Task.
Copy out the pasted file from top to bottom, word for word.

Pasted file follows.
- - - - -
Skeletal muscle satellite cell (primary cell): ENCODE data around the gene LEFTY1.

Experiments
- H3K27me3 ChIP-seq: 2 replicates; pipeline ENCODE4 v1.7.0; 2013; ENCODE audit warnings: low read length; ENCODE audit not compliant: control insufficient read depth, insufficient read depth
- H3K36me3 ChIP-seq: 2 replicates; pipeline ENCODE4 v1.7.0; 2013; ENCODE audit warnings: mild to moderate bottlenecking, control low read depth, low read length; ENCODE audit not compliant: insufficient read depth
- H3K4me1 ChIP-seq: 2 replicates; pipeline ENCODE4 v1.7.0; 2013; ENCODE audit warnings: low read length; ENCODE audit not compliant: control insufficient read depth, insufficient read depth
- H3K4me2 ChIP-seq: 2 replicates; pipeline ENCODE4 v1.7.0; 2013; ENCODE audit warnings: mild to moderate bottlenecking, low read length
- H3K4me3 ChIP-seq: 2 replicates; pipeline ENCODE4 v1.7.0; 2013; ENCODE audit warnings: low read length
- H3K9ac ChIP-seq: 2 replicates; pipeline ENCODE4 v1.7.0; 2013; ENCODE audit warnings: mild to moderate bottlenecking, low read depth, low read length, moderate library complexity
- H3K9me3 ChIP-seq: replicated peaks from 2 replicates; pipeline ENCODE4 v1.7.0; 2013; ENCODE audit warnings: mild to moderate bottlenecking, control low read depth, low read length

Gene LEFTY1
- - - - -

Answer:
Skeletal muscle satellite cell (primary cell): ENCODE data around the gene LEFTY1.

Experiments
- H3K27me3 ChIP-seq: 2 replicates; pipeline ENCODE4 v1.7.0; 2013; ENCODE audit warnings: low read length; ENCODE audit not compliant: control insufficient read depth, insufficient read depth
- H3K36me3 ChIP-seq: 2 replicates; pipeline ENCODE4 v1.7.0; 2013; ENCODE audit warnings: mild to moderate bottlenecking, control low read depth, low read length; ENCODE audit not compliant: insufficient read depth
- H3K4me1 ChIP-seq: 2 replicates; pipeline ENCODE4 v1.7.0; 2013; ENCODE audit warnings: low read length; ENCODE audit not compliant: control insufficient read depth, insufficient read depth
- H3K4me2 ChIP-seq: 2 replicates; pipeline ENCODE4 v1.7.0; 2013; ENCODE audit warnings: mild to moderate bottlenecking, low read length
- H3K4me3 ChIP-seq: 2 replicates; pipeline ENCODE4 v1.7.0; 2013; ENCODE audit warnings: low read length
- H3K9ac ChIP-seq: 2 replicates; pipeline ENCODE4 v1.7.0; 2013; ENCODE audit warnings: mild to moderate bottlenecking, low read depth, low read length, moderate library complexity
- H3K9me3 ChIP-seq: replicated peaks from 2 replicates; pipeline ENCODE4 v1.7.0; 2013; ENCODE audit warnings: mild to moderate bottlenecking, control low read depth, low read length

Gene LEFTY1